Great American Smokeout hosts information sessions about tobacco use


Kent State students participate in the student breakout session for the third annual Great American Smokeout in the Kent State Student Center on Thursday, Nov. 17, 2016.

Nicole Zahn

Each year on the third Thursday in November, smokers across the nation are encouraged to take part in the American Cancer Society Great American Smokeout movement.

The movement provides those seeking to quit smoking with information and resources, and encourages them to quit smoking for 24 hours.

With Kent State becoming a smoke-free, tobacco-free university in 2017, the Great American Smokeout implemented information and resources to faculty, staff and students about the effects tobacco can have on the body and others around them.

The Smokeout hosted a student breakout session from 5 to 6 p.m. in the Kent Stat State Student Center that presented an overview of the Freedom from Smoking program.

“We host this breakout session to discuss the effects smoking has on an individual, and the Freedom from Smoking program hosted by the American Lung Association,” said Sierra Baker, a heath educator for the University Health Services.

The Freedom from Smoking program is a program to help people quit smoking. During the breakout sessions, Baker informed students about the program at Kent State and how to get involved.

The sessions also discussed topics including effects tobacco has on the body, as well as the effects of second and thirdhand smoke.

“We also created this session to provide impacting information to those who may not be ready to quit,” Baker said.

Prior to the session, the Great American Smokeout representatives hosted booths on the second floor of the Kent Student Center, with informational pamphlets and resources about how to quit smoking and encourage others to quit.

The student breakout session was audience engaging. After providing an informational slideshow to the attendees about the effects of smoking, Baker engaged the audience to talk about how they feel when it comes to stress.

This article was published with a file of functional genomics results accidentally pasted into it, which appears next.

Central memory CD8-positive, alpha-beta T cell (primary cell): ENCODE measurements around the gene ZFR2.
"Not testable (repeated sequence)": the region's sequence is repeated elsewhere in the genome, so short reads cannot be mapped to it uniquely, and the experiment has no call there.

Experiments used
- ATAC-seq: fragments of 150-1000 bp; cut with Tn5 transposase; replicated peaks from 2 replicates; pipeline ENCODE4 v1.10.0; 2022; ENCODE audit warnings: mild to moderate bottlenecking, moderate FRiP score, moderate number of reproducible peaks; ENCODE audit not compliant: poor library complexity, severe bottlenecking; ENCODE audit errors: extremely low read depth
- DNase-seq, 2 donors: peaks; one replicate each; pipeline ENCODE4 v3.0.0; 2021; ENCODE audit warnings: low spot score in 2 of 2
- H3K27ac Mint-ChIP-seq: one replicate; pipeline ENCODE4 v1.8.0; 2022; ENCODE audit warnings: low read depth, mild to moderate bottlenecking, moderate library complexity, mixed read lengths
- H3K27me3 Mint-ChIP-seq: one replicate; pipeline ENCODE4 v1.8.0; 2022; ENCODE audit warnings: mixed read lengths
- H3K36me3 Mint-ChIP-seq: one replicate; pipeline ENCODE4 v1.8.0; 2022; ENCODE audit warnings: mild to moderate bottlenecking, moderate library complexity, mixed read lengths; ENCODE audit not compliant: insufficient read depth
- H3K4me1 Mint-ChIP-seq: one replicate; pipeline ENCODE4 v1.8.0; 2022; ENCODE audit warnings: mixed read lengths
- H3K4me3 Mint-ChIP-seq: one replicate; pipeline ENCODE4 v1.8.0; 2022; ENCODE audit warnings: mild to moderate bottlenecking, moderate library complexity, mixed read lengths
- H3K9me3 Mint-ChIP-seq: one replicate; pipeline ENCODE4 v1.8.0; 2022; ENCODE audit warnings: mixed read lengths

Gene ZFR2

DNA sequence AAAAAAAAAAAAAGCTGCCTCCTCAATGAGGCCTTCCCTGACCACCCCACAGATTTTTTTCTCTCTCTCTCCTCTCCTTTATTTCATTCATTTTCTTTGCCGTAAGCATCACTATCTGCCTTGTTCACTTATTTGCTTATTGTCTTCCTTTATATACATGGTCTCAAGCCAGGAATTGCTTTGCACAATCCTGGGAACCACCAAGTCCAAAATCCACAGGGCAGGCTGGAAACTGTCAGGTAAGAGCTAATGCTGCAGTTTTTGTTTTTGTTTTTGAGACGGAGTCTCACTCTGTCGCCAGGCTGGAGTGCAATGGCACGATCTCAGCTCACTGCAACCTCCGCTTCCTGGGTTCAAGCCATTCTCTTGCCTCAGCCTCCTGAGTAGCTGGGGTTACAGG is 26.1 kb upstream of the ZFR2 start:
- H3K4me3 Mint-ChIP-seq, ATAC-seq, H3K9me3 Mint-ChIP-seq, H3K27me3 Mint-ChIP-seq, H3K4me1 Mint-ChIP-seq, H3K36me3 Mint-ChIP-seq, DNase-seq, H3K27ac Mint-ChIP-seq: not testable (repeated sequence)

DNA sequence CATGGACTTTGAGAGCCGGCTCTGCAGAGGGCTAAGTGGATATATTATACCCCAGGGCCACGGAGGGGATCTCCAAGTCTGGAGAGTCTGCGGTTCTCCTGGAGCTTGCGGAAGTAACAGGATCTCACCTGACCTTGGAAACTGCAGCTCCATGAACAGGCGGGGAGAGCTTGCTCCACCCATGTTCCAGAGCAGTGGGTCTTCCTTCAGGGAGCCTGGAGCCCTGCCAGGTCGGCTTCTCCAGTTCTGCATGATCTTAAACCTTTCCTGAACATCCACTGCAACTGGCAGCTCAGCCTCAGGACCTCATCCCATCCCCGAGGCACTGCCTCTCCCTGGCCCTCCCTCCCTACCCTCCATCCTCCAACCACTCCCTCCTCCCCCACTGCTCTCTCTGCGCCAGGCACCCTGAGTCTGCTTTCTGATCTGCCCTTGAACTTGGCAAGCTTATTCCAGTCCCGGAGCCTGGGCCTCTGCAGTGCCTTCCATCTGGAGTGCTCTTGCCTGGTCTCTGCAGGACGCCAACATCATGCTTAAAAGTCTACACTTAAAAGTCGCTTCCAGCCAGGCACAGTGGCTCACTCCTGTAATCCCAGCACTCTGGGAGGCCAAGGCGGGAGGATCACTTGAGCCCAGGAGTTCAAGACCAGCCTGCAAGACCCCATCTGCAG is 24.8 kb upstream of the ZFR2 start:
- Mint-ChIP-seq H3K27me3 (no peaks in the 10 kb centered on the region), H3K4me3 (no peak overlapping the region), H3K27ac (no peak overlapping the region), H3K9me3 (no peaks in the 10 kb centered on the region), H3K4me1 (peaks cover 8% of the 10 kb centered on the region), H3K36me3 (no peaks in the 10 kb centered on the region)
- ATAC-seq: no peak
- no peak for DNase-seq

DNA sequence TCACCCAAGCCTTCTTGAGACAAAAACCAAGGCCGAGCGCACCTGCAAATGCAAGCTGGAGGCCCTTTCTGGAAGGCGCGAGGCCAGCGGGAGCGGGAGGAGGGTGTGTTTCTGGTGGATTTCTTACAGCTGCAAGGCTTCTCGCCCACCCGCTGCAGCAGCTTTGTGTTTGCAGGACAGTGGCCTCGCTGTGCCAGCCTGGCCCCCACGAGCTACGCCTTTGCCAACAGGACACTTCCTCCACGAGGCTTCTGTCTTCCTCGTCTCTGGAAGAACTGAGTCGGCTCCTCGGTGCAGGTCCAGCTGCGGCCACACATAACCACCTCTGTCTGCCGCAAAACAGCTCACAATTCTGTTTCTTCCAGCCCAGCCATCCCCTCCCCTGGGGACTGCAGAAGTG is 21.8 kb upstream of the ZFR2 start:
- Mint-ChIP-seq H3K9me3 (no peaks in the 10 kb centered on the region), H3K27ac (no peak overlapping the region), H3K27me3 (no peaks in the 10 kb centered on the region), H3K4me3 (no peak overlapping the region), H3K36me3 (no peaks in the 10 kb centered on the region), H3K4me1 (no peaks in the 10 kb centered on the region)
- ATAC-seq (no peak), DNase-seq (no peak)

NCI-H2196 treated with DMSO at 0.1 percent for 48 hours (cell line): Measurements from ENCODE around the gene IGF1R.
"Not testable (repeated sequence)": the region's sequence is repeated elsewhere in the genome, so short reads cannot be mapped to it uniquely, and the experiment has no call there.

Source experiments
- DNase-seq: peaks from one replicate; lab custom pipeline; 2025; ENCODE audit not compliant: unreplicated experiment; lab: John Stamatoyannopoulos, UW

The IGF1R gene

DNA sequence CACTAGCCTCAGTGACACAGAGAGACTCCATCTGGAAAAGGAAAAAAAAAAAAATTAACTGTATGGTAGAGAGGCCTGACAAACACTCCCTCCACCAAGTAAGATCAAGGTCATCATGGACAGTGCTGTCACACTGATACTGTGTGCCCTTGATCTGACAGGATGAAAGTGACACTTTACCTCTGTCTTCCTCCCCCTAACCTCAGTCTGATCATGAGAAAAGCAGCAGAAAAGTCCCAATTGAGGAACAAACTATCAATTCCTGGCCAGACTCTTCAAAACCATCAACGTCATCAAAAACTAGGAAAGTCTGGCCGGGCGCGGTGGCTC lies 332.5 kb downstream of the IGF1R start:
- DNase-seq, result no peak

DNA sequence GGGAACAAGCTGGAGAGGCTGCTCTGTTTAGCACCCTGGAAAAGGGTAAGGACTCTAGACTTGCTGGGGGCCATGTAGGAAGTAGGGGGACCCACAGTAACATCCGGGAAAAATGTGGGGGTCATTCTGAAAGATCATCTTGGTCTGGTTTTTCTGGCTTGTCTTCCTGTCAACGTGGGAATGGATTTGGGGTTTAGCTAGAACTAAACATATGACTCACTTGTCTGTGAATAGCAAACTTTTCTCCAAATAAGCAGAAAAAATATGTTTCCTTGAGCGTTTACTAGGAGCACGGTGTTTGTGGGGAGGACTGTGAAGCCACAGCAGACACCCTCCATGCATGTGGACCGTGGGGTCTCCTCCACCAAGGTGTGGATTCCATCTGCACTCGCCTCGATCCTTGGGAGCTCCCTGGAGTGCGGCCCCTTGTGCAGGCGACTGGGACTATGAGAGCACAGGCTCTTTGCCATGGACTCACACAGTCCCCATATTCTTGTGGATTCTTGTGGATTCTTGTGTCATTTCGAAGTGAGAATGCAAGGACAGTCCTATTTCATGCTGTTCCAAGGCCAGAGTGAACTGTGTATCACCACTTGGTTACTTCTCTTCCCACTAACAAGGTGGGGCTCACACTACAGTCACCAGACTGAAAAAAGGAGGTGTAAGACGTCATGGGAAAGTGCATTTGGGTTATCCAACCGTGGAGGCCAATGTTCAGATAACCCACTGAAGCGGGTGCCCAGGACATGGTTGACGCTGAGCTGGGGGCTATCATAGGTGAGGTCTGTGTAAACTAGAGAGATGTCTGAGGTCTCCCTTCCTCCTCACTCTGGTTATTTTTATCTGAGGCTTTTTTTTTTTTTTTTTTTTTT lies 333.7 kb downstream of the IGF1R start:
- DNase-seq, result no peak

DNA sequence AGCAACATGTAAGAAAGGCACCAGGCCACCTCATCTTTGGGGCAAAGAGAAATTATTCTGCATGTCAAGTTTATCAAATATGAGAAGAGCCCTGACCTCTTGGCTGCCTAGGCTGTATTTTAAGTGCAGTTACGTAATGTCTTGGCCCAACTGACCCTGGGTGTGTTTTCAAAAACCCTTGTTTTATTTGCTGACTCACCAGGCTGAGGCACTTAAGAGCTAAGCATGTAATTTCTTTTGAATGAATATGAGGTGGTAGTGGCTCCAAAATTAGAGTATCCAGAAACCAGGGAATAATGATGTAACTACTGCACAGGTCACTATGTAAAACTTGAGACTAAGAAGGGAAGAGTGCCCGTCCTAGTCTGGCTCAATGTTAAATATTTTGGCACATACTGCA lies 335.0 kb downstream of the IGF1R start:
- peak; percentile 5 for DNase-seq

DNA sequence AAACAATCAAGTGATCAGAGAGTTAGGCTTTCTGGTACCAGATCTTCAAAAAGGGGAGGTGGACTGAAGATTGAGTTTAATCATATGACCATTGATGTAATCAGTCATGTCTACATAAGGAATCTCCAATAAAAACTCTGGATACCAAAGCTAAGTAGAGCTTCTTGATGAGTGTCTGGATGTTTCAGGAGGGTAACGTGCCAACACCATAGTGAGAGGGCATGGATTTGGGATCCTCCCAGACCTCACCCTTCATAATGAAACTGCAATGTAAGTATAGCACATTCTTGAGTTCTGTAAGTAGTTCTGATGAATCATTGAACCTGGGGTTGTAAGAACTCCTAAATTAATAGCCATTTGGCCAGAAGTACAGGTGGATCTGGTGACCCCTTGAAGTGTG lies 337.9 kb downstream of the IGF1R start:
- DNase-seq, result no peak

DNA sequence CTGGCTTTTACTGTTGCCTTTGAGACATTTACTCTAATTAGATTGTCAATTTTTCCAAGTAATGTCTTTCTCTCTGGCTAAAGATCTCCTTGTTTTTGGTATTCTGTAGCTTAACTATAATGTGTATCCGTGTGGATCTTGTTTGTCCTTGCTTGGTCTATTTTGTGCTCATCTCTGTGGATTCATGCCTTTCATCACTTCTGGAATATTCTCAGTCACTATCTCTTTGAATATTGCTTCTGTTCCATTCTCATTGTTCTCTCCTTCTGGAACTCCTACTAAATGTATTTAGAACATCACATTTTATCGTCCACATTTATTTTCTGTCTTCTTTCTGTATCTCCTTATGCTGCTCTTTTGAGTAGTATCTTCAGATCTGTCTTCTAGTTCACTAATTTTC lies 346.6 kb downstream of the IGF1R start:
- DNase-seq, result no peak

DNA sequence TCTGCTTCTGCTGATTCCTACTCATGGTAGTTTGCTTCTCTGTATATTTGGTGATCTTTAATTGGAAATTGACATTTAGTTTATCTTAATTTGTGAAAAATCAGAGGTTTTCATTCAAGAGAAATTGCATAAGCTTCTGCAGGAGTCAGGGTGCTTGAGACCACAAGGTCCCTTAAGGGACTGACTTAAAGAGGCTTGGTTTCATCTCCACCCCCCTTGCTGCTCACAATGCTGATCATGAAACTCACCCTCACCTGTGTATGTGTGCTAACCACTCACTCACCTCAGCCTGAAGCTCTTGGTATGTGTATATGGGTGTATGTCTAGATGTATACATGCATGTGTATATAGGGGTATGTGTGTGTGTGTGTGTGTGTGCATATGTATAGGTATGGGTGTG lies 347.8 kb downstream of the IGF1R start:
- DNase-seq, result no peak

Many said “angry, sad, annoyed”. This activity presented a realization about how it may feel when it comes to quitting tobacco.

“I came to this session because I’m trying to get my brother to quit smoking,” said Lauren Cavanaugh, a junior zoology major. “I didn’t know what to expect, but I’m glad I came because I got a lot of good information that I never knew that I can now share with him.”

Some of the facts presented that created a gasping shock among students were that “one in 5 deaths in America are caused by cigarette smoking.”

“I had no idea about some of these statistics,” Cavanaugh said. “It was really scary actually because I know there are so many people in this world who smoke so much throughout the day.”

The Great American Smokeout and student breakout session were created in an effort to get people to stop smoking as soon as possible.

“This movement is something we can do to really prevent cancer,” said Alexandra Houser-Vukoder, director of corporate communications at the American Cancer Society. “It has also helped bring about multiple smoke free programs and laws.”

This December will mark the 10th anniversary of Ohio being a smoke-free state.

Nicole Zahn is the rec sports / wellness reporter, contact her at [email protected].